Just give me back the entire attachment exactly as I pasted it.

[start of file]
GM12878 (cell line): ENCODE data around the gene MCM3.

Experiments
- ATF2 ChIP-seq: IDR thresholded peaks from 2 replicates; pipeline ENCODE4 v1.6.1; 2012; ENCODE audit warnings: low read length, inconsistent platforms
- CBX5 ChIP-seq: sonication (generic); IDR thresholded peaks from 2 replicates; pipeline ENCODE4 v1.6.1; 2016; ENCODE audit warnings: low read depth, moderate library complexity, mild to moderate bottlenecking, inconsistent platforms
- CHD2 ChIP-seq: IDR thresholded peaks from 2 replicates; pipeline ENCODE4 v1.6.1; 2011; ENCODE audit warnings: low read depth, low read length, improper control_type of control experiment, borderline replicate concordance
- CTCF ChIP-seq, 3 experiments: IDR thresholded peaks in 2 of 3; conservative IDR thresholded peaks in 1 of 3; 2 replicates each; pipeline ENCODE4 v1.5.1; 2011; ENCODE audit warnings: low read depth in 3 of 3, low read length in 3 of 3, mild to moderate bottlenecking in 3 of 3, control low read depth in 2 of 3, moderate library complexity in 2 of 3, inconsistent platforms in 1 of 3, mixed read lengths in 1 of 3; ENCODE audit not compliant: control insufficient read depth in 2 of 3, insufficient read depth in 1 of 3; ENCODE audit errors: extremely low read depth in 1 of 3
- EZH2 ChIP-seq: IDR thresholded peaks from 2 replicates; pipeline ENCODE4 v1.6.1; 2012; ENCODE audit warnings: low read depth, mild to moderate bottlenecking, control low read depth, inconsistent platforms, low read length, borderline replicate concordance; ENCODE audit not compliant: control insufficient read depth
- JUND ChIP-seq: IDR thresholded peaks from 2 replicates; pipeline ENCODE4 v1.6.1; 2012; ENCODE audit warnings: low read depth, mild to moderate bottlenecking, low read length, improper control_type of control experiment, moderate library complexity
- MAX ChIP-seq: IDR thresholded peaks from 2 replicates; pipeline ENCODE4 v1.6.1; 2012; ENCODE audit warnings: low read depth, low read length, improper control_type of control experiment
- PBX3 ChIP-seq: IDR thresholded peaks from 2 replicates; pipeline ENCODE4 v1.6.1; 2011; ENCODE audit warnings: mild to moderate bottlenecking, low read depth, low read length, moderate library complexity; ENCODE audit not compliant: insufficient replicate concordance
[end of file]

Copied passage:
GM12878 (cell line): ENCODE data around the gene MCM3.

Experiments
- ATF2 ChIP-seq: IDR thresholded peaks from 2 replicates; pipeline ENCODE4 v1.6.1; 2012; ENCODE audit warnings: low read length, inconsistent platforms
- CBX5 ChIP-seq: sonication (generic); IDR thresholded peaks from 2 replicates; pipeline ENCODE4 v1.6.1; 2016; ENCODE audit warnings: low read depth, moderate library complexity, mild to moderate bottlenecking, inconsistent platforms
- CHD2 ChIP-seq: IDR thresholded peaks from 2 replicates; pipeline ENCODE4 v1.6.1; 2011; ENCODE audit warnings: low read depth, low read length, improper control_type of control experiment, borderline replicate concordance
- CTCF ChIP-seq, 3 experiments: IDR thresholded peaks in 2 of 3; conservative IDR thresholded peaks in 1 of 3; 2 replicates each; pipeline ENCODE4 v1.5.1; 2011; ENCODE audit warnings: low read depth in 3 of 3, low read length in 3 of 3, mild to moderate bottlenecking in 3 of 3, control low read depth in 2 of 3, moderate library complexity in 2 of 3, inconsistent platforms in 1 of 3, mixed read lengths in 1 of 3; ENCODE audit not compliant: control insufficient read depth in 2 of 3, insufficient read depth in 1 of 3; ENCODE audit errors: extremely low read depth in 1 of 3
- EZH2 ChIP-seq: IDR thresholded peaks from 2 replicates; pipeline ENCODE4 v1.6.1; 2012; ENCODE audit warnings: low read depth, mild to moderate bottlenecking, control low read depth, inconsistent platforms, low read length, borderline replicate concordance; ENCODE audit not compliant: control insufficient read depth
- JUND ChIP-seq: IDR thresholded peaks from 2 replicates; pipeline ENCODE4 v1.6.1; 2012; ENCODE audit warnings: low read depth, mild to moderate bottlenecking, low read length, improper control_type of control experiment, moderate library complexity
- MAX ChIP-seq: IDR thresholded peaks from 2 replicates; pipeline ENCODE4 v1.6.1; 2012; ENCODE audit warnings: low read depth, low read length, improper control_type of control experiment
- PBX3 ChIP-seq: IDR thresholded peaks from 2 replicates; pipeline ENCODE4 v1.6.1; 2011; ENCODE audit warnings: mild to moderate bottlenecking, low read depth, low read length, moderate library complexity; ENCODE audit not compliant: insufficient replicate concordance